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      A Plasmodium berghei sporozoite-based vaccination platform against human malaria

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          Abstract

          There is a pressing need for safe and highly effective Plasmodium falciparum ( Pf) malaria vaccines. The circumsporozoite protein (CS), expressed on sporozoites and during early hepatic stages, is a leading target vaccine candidate, but clinical efficacy has been modest so far. Conversely, whole-sporozoite (WSp) vaccines have consistently shown high levels of sterilizing immunity and constitute a promising approach to effective immunization against malaria. Here, we describe a novel WSp malaria vaccine that employs transgenic sporozoites of rodent P. berghei ( Pb) parasites as cross-species immunizing agents and as platforms for expression and delivery of PfCS ( PbVac). We show that both wild-type Pb and PbVac sporozoites unabatedly infect and develop in human hepatocytes while unable to establish an infection in human red blood cells. In a rabbit model, similarly susceptible to Pb hepatic but not blood infection, we show that PbVac elicits cross-species cellular immune responses, as well as PfCS-specific antibodies that efficiently inhibit Pf sporozoite liver invasion in human hepatocytes and in mice with humanized livers. Thus, PbVac is safe and induces functional immune responses in preclinical studies, warranting clinical testing and development.

          Malaria: Programming non-pathogenic parasites as vaccine candidates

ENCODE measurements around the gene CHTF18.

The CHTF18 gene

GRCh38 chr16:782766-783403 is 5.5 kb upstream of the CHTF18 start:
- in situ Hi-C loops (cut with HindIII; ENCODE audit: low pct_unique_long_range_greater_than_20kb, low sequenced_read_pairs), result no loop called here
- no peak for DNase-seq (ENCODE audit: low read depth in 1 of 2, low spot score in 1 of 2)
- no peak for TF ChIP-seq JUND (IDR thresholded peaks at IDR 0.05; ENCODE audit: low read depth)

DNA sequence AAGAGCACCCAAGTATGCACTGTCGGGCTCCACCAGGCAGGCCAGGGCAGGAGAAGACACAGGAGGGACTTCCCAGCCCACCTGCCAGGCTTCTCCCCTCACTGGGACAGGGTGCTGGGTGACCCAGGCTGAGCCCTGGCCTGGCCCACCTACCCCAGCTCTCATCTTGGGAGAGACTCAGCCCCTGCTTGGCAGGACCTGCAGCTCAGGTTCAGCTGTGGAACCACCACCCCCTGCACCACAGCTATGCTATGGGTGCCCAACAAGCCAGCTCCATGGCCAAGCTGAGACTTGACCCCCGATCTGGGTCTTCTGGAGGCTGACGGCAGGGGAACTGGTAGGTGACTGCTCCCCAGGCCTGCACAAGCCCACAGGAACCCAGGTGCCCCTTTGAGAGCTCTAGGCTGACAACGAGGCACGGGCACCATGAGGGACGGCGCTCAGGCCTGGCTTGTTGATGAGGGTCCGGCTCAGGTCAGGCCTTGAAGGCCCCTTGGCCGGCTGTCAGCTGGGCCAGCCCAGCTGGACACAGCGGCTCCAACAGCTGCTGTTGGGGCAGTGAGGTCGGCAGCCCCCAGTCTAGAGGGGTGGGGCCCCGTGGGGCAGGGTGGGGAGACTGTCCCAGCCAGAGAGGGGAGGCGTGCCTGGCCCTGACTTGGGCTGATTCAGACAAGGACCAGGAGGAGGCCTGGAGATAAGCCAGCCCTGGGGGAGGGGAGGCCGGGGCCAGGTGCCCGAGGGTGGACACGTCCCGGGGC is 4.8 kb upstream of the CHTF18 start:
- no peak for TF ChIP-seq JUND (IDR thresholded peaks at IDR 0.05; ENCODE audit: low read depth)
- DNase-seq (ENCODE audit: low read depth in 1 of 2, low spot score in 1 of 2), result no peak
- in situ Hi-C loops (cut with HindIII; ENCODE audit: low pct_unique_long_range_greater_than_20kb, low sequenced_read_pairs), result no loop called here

A genetically engineered parasite, related to malaria-causing Plasmodium falciparum, excels as a vaccine in preclinical tests. A team led by Miguel Prudêncio, of the University of Lisbon, Portugal, developed a genetically altered vaccine candidate based on Plasmodium berghei, which is pathogenic to rodents but, in humans, fails to progress from a harmless, transient liver infection to causing full, blood-borne malaria. The candidate expresses a human form of ‘circumsporozoite protein,’ a known antigen, and is designed to provoke a more comprehensive immune response as it presents a whole pathogen to the host. In preclinical tests, the candidate generated antibodies able to neutralize infection in human hepatocytes and also provoked a cellular immune response in rabbits. The team’s candidate proved safe and efficacious, warranting further trials and clinical testing.

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          Most cited references 57

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          NetMHCpan-4.0: Improved Peptide-MHC Class I Interaction Predictions Integrating Eluted Ligand and Peptide Binding Affinity Data.

          Cytotoxic T cells are of central importance in the immune system's response to disease. They recognize defective cells by binding to peptides presented on the cell surface by MHC class I molecules. Peptide binding to MHC molecules is the single most selective step in the Ag-presentation pathway. Therefore, in the quest for T cell epitopes, the prediction of peptide binding to MHC molecules has attracted widespread attention. In the past, predictors of peptide-MHC interactions have primarily been trained on binding affinity data. Recently, an increasing number of MHC-presented peptides identified by mass spectrometry have been reported containing information about peptide-processing steps in the presentation pathway and the length distribution of naturally presented peptides. In this article, we present NetMHCpan-4.0, a method trained on binding affinity and eluted ligand data leveraging the information from both data types. Large-scale benchmarking of the method demonstrates an increase in predictive performance compared with state-of-the-art methods when it comes to identification of naturally processed ligands, cancer neoantigens, and T cell epitopes.